What once seemed like an almost certain American League batting title for Miguel Cabrera -- his fourth in the past five seasons -- is not at all certain now, thanks to a late season slump by the Tigers’ slugger and a September surge by the Red Sox’s Xander Bogaerts. Cabrera is hitting .336 for the season to Bogaerts’ .322 after Saturday's games.
Cabrera held a 42-point lead over the rest of the league, with the Indians’ Michael Brantley just ahead of Bogaerts on August 29. It seemed that all Cabrera had to do was to stay healthy and accumulate enough plate appearances to qualify for the batting title. While Cabrera is closing in on the magic number of plate appearances needed, he is not exactly healthy, now having issues with his back. A couple of games off may not only help Cabrera's back, but may help to slow the decline in his batting average.
Cabrera has batted just .202 with no home runs and eight RBI since August 27. At the same time, Bogaerts has hit .382 in September with hitting streaks of eight and 12 games. It would still take a stellar performance by the Boston shortstop to make up the difference with just eight games remaining in the season, but the trends are in his favor. If the two players continued on that pace for the remainder of the season, they would finish in a dead heat for the batting title.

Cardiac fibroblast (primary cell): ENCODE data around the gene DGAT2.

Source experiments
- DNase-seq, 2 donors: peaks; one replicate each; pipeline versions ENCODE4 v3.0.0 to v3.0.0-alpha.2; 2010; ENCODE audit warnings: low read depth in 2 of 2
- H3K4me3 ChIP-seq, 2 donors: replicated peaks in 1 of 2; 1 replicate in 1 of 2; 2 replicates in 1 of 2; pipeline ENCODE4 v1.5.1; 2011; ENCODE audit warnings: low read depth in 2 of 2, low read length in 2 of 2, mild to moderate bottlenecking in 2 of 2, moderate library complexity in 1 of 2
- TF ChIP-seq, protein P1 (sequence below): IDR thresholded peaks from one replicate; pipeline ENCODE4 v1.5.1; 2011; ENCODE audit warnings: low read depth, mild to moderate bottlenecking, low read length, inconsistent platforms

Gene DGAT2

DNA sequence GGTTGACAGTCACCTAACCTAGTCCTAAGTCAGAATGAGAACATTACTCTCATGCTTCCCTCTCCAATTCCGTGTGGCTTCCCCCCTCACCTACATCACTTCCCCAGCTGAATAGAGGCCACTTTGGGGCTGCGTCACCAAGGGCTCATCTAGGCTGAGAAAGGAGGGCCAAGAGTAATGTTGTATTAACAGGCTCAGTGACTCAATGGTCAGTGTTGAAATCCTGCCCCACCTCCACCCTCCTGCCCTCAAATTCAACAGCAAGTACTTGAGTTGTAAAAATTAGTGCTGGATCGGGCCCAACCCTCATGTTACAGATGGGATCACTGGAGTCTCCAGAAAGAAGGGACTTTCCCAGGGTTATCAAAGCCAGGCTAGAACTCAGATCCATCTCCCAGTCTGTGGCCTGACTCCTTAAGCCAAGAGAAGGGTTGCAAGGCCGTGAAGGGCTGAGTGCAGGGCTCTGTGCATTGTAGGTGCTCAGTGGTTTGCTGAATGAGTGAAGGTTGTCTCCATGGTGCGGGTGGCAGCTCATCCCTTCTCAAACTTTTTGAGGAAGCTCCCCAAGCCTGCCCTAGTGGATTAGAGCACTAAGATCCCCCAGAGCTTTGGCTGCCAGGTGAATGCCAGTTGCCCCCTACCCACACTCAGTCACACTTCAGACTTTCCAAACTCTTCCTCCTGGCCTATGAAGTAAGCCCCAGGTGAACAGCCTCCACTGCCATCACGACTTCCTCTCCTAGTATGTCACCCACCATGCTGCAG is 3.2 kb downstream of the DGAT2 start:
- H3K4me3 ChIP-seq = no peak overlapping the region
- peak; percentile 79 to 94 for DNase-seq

In order to automatically qualify for the batting title, a player needs to register 3.1 plate appearances for every game that their team plays during the season. With a full 162-game schedule, that would come out to 502 plate appearances. However, Detroit and Cleveland had a scheduled game that was rained out, and is not likely to be made up unless it would impact the playoff picture, since the two teams have no off dates in common the rest of the season. That would put the automatic qualifier at an even 500 plate appearances.
Cabrera enters play on Sunday with 495 plate appearances for the season. Just five more trips to the plate, and he will automatically qualify for the batting title despite missing six weeks on the disabled list in July and August. Barring a season-ending injury, qualifying won't be an issue for Cabrera.
If Bogaerts were to continue hitting .382 for the duration of the season, making four plate appearances per game with his current walk rate of 4.5 percent, he would finish the season with a .3257 batting average. Based on the same number of plate appearances and walk ratio as above, Cabrera would need just five hits in 27 at-bats to finish with a higher batting average, .3265, by the slimmest of margins. For each game that Cabrera does not play, subtract from that magic number.
We’re rounding off percentages and wandering into the world of speculation here, but it’s easy to see how current trends could lead to a very close contest for the American League batting title. The odds still strongly favor Cabrera winning his fourth batting title, which would put him in rare company historically.